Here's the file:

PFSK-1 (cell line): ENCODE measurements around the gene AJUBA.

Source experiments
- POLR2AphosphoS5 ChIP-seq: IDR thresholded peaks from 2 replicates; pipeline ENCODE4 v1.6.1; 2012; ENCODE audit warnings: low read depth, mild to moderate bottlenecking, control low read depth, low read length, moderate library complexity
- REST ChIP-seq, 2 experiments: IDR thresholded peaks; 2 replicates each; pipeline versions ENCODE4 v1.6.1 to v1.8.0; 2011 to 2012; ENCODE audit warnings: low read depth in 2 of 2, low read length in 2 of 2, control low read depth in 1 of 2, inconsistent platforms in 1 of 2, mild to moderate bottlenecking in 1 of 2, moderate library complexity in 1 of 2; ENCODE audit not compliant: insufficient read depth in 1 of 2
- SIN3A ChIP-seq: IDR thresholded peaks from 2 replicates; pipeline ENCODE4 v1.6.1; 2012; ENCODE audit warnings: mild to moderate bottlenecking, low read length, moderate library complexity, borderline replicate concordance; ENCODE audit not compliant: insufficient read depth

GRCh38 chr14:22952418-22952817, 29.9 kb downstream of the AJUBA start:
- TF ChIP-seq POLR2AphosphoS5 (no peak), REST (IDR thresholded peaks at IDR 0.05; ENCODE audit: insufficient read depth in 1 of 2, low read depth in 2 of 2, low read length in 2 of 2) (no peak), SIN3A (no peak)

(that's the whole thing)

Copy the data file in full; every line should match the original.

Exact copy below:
PFSK-1 (cell line): ENCODE measurements around the gene AJUBA.

Source experiments
- POLR2AphosphoS5 ChIP-seq: IDR thresholded peaks from 2 replicates; pipeline ENCODE4 v1.6.1; 2012; ENCODE audit warnings: low read depth, mild to moderate bottlenecking, control low read depth, low read length, moderate library complexity
- REST ChIP-seq, 2 experiments: IDR thresholded peaks; 2 replicates each; pipeline versions ENCODE4 v1.6.1 to v1.8.0; 2011 to 2012; ENCODE audit warnings: low read depth in 2 of 2, low read length in 2 of 2, control low read depth in 1 of 2, inconsistent platforms in 1 of 2, mild to moderate bottlenecking in 1 of 2, moderate library complexity in 1 of 2; ENCODE audit not compliant: insufficient read depth in 1 of 2
- SIN3A ChIP-seq: IDR thresholded peaks from 2 replicates; pipeline ENCODE4 v1.6.1; 2012; ENCODE audit warnings: mild to moderate bottlenecking, low read length, moderate library complexity, borderline replicate concordance; ENCODE audit not compliant: insufficient read depth

GRCh38 chr14:22952418-22952817, 29.9 kb downstream of the AJUBA start:
- TF ChIP-seq POLR2AphosphoS5 (no peak), REST (IDR thresholded peaks at IDR 0.05; ENCODE audit: insufficient read depth in 1 of 2, low read depth in 2 of 2, low read length in 2 of 2) (no peak), SIN3A (no peak)